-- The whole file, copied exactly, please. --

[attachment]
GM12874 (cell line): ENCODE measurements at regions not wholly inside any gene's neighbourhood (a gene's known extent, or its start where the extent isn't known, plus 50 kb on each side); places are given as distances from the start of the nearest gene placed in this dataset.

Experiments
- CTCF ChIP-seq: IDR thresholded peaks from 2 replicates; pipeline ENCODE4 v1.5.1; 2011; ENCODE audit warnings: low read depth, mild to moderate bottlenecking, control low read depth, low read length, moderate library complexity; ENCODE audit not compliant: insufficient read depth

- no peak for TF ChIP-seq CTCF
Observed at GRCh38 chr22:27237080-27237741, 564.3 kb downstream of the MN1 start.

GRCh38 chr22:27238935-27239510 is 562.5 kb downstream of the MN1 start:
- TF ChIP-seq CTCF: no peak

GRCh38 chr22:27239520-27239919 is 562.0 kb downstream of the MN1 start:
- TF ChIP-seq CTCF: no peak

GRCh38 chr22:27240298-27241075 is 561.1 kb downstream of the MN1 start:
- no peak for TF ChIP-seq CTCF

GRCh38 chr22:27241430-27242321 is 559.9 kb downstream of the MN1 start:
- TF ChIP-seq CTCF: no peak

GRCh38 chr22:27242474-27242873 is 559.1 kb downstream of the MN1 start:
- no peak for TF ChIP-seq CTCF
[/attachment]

GM12874 (cell line): ENCODE measurements at regions not wholly inside any gene's neighbourhood (a gene's known extent, or its start where the extent isn't known, plus 50 kb on each side); places are given as distances from the start of the nearest gene placed in this dataset.

Experiments
- CTCF ChIP-seq: IDR thresholded peaks from 2 replicates; pipeline ENCODE4 v1.5.1; 2011; ENCODE audit warnings: low read depth, mild to moderate bottlenecking, control low read depth, low read length, moderate library complexity; ENCODE audit not compliant: insufficient read depth

- no peak for TF ChIP-seq CTCF
Observed at GRCh38 chr22:27237080-27237741, 564.3 kb downstream of the MN1 start.

GRCh38 chr22:27238935-27239510 is 562.5 kb downstream of the MN1 start:
- TF ChIP-seq CTCF: no peak

GRCh38 chr22:27239520-27239919 is 562.0 kb downstream of the MN1 start:
- TF ChIP-seq CTCF: no peak

GRCh38 chr22:27240298-27241075 is 561.1 kb downstream of the MN1 start:
- no peak for TF ChIP-seq CTCF

GRCh38 chr22:27241430-27242321 is 559.9 kb downstream of the MN1 start:
- TF ChIP-seq CTCF: no peak

GRCh38 chr22:27242474-27242873 is 559.1 kb downstream of the MN1 start:
- no peak for TF ChIP-seq CTCF